As the Legislature moves closer to adjournment, Bismarck’s old truism is on full display: If you like laws and sausages, you should never watch either one being made.
The disorder that characterizes the final weeks in Carson City often provides cover for all manner of bad policy proposals. Consider Senate Bill 445, an attack on government transparency.
Currently, the state Purchasing Act demands that the administrator of the Purchasing Division advertise for most bids and proposals by publishing public notice “in at least one newspaper of general circulation in the state” and on the division’s website. The requirement helps ensure, among other things, that the notices are published by an independent party and reach as many people as possible.
But SB445, introduced only last week and rushed to committee, drops the provision that the state publish bids and proposals in at least one newspaper. Under the bill, simply putting the proposals on the Purchasing Division’s website would suffice for public notice.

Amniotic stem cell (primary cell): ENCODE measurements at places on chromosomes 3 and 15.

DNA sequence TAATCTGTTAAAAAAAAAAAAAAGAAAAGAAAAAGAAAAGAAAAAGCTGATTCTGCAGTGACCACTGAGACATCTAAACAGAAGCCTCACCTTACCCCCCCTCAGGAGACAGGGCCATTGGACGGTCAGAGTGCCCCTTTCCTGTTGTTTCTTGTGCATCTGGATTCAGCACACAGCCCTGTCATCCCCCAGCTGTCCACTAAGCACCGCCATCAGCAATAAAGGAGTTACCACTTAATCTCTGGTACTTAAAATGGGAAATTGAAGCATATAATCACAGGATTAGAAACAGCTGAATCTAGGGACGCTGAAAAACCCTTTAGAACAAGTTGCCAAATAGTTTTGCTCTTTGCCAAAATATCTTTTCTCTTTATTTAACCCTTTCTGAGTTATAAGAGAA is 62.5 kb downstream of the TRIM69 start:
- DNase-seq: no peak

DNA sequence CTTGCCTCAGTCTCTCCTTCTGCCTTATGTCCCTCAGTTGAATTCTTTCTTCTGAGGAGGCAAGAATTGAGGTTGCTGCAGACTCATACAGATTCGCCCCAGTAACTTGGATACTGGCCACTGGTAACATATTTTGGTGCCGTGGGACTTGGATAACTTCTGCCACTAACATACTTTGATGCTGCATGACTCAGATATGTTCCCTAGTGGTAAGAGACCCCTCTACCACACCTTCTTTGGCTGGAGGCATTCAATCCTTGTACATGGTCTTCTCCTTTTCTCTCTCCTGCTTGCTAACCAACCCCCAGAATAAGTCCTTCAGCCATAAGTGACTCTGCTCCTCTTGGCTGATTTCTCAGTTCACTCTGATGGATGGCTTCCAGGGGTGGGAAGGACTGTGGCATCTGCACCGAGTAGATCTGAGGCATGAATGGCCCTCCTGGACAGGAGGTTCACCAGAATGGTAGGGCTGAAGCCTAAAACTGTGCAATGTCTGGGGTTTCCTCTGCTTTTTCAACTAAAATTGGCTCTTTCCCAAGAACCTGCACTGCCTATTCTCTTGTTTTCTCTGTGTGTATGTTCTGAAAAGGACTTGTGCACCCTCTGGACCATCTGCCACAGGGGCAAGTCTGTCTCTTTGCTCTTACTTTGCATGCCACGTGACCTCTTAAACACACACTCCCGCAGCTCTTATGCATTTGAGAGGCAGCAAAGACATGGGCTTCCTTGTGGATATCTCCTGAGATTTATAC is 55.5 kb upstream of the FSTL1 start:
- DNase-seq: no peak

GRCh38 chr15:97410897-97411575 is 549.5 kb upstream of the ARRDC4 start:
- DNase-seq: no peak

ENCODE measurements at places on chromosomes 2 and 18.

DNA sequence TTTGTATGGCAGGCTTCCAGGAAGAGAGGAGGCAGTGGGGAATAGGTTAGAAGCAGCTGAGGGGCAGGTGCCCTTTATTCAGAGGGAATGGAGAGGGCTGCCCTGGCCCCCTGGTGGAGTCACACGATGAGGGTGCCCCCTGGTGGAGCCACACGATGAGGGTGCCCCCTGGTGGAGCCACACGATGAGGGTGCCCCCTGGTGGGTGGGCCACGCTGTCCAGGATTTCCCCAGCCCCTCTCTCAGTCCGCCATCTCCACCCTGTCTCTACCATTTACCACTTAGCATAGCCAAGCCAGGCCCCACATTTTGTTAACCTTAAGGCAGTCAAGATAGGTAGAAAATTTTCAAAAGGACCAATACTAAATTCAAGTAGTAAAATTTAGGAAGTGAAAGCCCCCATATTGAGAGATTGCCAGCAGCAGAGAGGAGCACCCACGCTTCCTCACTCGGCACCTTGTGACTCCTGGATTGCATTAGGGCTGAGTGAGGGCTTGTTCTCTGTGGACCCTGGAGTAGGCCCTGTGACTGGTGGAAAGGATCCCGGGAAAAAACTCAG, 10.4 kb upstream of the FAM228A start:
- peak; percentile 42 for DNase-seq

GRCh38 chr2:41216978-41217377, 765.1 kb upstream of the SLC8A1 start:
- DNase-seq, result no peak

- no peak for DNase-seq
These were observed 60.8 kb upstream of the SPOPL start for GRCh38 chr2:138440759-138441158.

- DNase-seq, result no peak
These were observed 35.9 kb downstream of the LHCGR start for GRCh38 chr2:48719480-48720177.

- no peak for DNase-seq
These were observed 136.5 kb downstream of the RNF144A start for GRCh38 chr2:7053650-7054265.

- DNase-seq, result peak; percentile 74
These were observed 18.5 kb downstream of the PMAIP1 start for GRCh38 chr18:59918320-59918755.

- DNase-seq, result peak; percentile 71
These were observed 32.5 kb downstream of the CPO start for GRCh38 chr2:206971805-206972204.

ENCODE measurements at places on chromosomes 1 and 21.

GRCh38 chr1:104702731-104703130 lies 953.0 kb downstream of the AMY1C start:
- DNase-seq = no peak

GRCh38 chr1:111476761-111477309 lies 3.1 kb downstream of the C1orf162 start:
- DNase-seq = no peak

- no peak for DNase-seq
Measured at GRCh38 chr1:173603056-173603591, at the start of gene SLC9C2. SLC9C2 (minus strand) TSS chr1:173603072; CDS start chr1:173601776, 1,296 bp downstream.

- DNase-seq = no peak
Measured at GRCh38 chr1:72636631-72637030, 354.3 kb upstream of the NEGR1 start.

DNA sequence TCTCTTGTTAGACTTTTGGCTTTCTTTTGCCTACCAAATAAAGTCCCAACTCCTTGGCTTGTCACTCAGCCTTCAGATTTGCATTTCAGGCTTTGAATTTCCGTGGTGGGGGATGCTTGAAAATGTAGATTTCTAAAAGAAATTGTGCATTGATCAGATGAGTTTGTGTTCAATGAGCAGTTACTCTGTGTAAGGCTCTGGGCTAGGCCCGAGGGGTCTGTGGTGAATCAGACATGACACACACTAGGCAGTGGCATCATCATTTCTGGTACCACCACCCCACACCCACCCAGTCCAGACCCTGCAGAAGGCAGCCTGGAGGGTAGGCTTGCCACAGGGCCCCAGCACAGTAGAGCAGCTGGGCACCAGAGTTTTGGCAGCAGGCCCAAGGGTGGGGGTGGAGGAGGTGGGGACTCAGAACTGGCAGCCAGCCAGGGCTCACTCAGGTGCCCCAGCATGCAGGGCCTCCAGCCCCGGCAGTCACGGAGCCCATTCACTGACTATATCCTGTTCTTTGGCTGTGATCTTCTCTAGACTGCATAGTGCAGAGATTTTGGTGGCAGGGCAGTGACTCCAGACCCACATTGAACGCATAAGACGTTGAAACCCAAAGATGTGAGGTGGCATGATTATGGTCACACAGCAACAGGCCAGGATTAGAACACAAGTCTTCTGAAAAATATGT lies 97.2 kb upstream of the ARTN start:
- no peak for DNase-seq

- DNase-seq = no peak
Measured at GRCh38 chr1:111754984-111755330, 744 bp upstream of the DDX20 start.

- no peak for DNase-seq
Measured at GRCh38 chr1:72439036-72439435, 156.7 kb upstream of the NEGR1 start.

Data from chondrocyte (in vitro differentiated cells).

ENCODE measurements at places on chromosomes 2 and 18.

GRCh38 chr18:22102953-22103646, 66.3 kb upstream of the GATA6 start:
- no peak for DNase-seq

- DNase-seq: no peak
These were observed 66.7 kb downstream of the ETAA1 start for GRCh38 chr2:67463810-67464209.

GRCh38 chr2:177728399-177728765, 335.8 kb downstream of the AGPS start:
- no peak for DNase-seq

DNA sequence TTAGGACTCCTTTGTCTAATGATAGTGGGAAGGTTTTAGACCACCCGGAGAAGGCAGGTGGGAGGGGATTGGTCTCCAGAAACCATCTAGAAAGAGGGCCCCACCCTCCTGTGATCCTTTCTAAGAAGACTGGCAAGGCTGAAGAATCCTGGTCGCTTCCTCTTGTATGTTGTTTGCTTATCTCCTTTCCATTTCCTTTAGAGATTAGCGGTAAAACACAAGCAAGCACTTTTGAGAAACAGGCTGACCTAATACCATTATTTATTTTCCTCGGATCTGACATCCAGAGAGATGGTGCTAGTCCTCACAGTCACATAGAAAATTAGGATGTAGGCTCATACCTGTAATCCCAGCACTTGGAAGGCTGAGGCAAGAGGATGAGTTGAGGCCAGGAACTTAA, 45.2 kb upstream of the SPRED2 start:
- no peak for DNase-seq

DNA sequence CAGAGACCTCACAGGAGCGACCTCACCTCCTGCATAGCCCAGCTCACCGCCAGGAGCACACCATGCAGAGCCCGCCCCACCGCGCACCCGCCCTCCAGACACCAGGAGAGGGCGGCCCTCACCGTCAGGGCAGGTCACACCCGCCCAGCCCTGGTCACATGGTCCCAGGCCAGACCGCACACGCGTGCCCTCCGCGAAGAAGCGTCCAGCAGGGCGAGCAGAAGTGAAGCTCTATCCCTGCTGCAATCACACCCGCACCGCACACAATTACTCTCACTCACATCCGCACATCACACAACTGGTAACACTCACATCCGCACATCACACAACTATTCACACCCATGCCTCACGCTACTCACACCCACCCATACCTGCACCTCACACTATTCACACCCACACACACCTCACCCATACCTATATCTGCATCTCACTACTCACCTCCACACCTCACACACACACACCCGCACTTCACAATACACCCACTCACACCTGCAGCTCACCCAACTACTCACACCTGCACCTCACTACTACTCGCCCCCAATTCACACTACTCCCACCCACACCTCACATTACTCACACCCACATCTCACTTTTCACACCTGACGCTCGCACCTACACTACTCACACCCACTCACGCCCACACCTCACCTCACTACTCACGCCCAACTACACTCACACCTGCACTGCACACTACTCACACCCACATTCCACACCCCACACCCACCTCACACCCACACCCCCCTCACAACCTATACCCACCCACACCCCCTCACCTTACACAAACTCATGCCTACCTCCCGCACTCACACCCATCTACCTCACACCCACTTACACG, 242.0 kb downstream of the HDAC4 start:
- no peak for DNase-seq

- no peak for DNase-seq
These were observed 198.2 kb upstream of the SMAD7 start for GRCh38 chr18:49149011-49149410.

We’ll admit to having a dog in this fight. But eroding public noticing mandates is a step backward that will make it more difficult for taxpayers and watchdogs to trust how the government conducts business, while potentially confining bids to a well-connected coterie of insiders. Besides communicating opportunities to vendors, notices serve as a means of informing community members that the government is poised to embark upon an important public project.
In addition, limiting notices to a state-run website could reduce the likelihood that Nevada will generate responses from a diverse group of vendors, driving up costs for taxpayers. It would also clearly create difficulties for those who don’t have computers or regular access to the internet.
Public notices are as vital to good government as public records and open meetings.
If SB445 becomes law, expect other public agencies and local governments to seek relief from noticing requirements in coming sessions. This would further embolden those in the public sector who prefer to operate in the shadows, far from the bright light of public scrutiny, increasing opportunities for favoritism and corruption.
On Wednesday, leading Democrats on the Senate Government Affairs Committee expressed support for removing the language that would eliminate notice in newspapers — but not before passing the bill to move it along and keep it alive. We hope they can follow through and prioritize good public notice policy. But if the bill remains unchanged, the proposal deserves to be buried deep in the vault where bad legislation goes to peacefully expire.